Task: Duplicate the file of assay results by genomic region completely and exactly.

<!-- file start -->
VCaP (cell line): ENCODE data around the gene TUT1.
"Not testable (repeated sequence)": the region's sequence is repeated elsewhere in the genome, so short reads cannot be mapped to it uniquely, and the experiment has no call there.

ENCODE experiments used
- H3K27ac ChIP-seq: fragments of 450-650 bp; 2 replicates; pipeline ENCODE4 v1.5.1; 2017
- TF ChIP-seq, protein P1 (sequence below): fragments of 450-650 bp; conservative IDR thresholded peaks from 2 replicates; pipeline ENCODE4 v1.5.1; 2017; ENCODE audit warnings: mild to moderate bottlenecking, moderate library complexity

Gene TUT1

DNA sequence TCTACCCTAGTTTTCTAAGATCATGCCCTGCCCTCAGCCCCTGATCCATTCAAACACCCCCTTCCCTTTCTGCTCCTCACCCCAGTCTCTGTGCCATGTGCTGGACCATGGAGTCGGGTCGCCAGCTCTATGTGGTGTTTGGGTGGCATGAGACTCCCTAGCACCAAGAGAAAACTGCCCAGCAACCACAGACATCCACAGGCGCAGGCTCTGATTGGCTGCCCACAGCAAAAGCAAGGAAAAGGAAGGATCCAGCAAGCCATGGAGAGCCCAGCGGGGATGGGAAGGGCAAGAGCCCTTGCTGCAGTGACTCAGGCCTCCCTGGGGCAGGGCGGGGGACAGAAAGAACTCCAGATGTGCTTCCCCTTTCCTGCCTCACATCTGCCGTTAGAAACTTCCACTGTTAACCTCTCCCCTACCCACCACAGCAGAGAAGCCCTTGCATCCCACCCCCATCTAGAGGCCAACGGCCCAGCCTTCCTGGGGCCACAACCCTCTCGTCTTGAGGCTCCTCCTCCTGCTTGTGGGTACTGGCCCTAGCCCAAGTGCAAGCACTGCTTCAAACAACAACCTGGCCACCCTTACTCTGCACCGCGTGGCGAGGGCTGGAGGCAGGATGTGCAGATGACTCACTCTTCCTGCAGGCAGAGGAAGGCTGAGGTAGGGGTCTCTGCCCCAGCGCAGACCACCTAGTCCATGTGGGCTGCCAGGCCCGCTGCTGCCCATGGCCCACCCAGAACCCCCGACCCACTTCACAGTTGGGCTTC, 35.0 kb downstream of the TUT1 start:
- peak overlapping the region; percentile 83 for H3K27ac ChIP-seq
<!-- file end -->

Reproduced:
VCaP (cell line): ENCODE data around the gene TUT1.
"Not testable (repeated sequence)": the region's sequence is repeated elsewhere in the genome, so short reads cannot be mapped to it uniquely, and the experiment has no call there.

ENCODE experiments used
- H3K27ac ChIP-seq: fragments of 450-650 bp; 2 replicates; pipeline ENCODE4 v1.5.1; 2017
- TF ChIP-seq, protein P1 (sequence below): fragments of 450-650 bp; conservative IDR thresholded peaks from 2 replicates; pipeline ENCODE4 v1.5.1; 2017; ENCODE audit warnings: mild to moderate bottlenecking, moderate library complexity

Gene TUT1

DNA sequence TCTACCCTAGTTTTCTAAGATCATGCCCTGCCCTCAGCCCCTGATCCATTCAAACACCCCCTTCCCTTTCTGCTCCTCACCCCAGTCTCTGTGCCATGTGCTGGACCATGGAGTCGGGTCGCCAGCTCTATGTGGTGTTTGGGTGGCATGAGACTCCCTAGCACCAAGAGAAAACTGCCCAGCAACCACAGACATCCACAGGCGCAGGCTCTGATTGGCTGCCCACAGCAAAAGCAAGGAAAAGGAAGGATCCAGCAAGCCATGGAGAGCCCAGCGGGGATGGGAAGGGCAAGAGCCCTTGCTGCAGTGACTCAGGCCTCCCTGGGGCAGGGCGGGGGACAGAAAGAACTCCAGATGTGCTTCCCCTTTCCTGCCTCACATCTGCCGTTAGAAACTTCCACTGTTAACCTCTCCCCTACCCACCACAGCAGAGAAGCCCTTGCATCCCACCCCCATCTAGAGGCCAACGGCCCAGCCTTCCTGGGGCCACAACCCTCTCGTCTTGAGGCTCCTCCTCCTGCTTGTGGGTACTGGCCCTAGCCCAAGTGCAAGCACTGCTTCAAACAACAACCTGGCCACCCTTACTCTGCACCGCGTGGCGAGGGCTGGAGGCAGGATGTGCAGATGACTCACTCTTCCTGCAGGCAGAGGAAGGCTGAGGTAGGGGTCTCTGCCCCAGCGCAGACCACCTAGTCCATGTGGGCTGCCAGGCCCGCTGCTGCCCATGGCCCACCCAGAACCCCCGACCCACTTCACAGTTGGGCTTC, 35.0 kb downstream of the TUT1 start:
- peak overlapping the region; percentile 83 for H3K27ac ChIP-seq